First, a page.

Cline knew when she filed her complaint against Hudson that an investigation could take months, her attorneys said, so she included a barrage of complaints in court filings, the words that eventually led to her ouster.
The record shows her speech was made directly in response to what she perceived to be a real and actual harm to her office, to her staff, and to her constitutional duty, Van Camp and Patrick Mincey, a Wilmington lawyer also representing Cline, stated in a brief filed with the appeals court.
The Durham courthouse became a tense place, according to lawyers who worked there, and Kerry Sutton stepped forward with a petition to oust Cline from office.
The process, rooted in a 1973 statute, had been used only once before, when Jerry Spivey, a New Hanover County district attorney, was ousted from office in the 1990s for making a racially charged statement in a Wilmington bar.
Clines attorneys plan to challenge the process on several fronts in their appeals court arguments.
They contend that she was not afforded enough time to prepare for a case that is neither criminal nor civil. They also contend the law is deficient in such cases.
In this case, heres a person who is potentially removed from office, removed from her job, and you dont have any of the procedures you would in a criminal or civil hearing, Van Camp said.
The state law governing the case, Van Camp said, does not outline who carries the burden of proof Sutton, who alleged that Clines behavior brought the office of the Durham County District Attorney and the entire Durham County justice system into disrepute, or Cline, who disputed those claims.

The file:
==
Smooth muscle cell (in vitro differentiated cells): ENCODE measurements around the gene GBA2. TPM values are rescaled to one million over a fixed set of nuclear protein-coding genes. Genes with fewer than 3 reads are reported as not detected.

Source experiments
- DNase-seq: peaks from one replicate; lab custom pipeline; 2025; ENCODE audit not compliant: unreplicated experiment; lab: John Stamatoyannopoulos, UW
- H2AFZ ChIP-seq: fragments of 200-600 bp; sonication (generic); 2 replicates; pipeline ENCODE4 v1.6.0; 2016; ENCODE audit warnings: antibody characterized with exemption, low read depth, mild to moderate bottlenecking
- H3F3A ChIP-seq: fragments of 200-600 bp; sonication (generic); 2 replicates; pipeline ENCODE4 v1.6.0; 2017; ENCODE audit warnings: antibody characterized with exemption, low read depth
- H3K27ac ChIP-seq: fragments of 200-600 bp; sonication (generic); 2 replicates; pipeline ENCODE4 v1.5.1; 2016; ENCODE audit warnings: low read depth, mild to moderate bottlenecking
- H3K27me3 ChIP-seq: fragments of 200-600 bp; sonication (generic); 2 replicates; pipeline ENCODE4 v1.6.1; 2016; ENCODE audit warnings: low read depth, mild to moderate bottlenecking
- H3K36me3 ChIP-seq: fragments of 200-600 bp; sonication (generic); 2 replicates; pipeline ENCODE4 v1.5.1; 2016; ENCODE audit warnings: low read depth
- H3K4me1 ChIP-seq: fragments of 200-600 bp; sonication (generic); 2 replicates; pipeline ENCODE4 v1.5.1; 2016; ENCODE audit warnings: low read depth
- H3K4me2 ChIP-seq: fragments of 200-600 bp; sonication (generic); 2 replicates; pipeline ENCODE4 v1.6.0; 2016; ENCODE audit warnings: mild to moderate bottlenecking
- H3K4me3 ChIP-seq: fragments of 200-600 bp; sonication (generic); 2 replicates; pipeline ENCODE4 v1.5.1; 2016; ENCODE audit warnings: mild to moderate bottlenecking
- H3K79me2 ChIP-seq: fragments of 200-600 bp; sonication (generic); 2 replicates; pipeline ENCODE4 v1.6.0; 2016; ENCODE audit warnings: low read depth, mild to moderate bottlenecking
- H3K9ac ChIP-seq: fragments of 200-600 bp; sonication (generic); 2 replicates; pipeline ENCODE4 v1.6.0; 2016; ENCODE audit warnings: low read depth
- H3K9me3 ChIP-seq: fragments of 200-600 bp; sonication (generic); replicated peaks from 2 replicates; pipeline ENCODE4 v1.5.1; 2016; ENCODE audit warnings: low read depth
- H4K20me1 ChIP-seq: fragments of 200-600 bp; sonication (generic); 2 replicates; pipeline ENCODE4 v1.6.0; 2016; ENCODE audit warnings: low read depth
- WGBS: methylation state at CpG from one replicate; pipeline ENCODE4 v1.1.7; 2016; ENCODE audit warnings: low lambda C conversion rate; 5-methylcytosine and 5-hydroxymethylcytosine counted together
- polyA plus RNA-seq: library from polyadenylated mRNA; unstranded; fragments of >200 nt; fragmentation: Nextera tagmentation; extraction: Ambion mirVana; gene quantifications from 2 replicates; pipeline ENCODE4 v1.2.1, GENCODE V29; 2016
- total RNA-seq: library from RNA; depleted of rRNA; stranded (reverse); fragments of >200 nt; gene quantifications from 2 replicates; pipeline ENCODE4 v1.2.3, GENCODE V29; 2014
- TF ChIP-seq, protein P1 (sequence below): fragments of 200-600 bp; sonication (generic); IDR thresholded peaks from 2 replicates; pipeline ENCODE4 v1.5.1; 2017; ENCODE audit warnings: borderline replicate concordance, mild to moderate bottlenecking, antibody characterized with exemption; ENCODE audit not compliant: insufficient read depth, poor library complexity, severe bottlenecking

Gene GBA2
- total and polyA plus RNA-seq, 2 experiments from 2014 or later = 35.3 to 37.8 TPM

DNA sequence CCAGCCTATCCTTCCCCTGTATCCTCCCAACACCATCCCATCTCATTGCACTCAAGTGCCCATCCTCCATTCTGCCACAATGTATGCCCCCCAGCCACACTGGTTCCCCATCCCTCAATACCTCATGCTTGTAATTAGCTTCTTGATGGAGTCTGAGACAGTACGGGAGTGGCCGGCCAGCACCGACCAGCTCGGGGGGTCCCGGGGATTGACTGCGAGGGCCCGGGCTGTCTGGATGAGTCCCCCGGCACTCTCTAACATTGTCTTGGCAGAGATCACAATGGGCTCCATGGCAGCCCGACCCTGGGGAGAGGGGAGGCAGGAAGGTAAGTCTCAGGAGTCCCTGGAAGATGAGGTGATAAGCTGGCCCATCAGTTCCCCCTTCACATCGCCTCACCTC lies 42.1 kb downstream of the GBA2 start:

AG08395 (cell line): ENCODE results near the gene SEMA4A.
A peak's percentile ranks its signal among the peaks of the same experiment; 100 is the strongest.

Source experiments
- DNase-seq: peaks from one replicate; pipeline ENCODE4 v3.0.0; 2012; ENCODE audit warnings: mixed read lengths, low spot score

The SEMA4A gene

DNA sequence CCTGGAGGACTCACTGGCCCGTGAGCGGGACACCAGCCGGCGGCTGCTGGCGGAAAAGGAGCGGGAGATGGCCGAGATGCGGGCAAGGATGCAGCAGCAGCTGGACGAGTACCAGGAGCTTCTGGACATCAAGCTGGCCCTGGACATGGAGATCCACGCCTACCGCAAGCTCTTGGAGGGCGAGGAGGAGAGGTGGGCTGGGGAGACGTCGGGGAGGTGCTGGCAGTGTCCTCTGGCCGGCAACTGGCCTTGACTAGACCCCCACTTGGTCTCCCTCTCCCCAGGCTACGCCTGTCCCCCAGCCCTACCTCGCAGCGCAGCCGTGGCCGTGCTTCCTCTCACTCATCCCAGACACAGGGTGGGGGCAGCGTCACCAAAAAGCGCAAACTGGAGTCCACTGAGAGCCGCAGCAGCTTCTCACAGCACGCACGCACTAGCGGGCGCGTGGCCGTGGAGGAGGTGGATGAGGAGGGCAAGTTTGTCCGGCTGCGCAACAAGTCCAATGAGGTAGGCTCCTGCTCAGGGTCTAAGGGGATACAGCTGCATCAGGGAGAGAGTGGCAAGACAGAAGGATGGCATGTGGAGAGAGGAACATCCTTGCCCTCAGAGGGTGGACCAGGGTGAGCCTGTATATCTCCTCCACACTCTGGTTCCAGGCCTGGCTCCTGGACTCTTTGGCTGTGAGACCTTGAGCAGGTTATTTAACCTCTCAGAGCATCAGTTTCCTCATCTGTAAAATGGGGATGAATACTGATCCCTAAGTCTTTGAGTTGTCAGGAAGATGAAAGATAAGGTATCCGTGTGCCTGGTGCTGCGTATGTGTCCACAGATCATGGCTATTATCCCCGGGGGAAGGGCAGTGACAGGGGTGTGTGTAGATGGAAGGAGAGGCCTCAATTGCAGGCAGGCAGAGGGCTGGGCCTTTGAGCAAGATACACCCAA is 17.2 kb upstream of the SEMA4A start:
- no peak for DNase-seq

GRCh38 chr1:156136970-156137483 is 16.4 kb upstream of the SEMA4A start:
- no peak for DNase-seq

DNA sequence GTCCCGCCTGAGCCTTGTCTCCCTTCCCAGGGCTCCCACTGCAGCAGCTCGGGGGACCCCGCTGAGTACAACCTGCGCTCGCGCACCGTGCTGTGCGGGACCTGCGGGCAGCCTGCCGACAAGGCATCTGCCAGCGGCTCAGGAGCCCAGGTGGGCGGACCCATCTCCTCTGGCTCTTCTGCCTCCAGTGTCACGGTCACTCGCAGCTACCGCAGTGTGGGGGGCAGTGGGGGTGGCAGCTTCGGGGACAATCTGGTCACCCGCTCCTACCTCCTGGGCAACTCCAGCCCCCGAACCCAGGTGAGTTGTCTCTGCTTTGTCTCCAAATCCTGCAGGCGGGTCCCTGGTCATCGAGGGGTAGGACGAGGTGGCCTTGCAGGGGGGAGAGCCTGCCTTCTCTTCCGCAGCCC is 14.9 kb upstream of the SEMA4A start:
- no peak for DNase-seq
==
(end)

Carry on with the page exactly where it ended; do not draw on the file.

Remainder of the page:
Van Camp also argues that Clines comments should be protected by free speech rules.
Burton Craige, the attorney representing Sutton in the appeals process, declined to comment about his arguments.
But an Appeals Court filing related to the case signed by Craige stated that her removal from office was warranted and the decision was made within the confines of state law.
Craige wrote that Cline went beyond any protected speech, pointing out that her filings covered more than 500 pages that he contended included wild and unsubstantiated accusations of corruption, dishonesty, moral turpitude, malicious misconduct and abuse of power.
Clines only argument in defense of her conduct is that she genuinely believed her accusations were true, he wrote. Clines declarations of good faith should be given no credence. Cline had no evidence that Judge Hudson is corrupt or that he orchestrated a conspiracy to attack her office.
Efforts to reach Cline this week were unsuccessful.
Cline has sued the N&O, claiming the newspapers Twisted Truth: A Prosecutor Under Attack investigative series, published Sept. 4, 5 and 6, 2011, contained completely false statements, partial facts coupled with false and or misleading information, (and) facts omitting relevant and material information which would explain or present her in a positive light.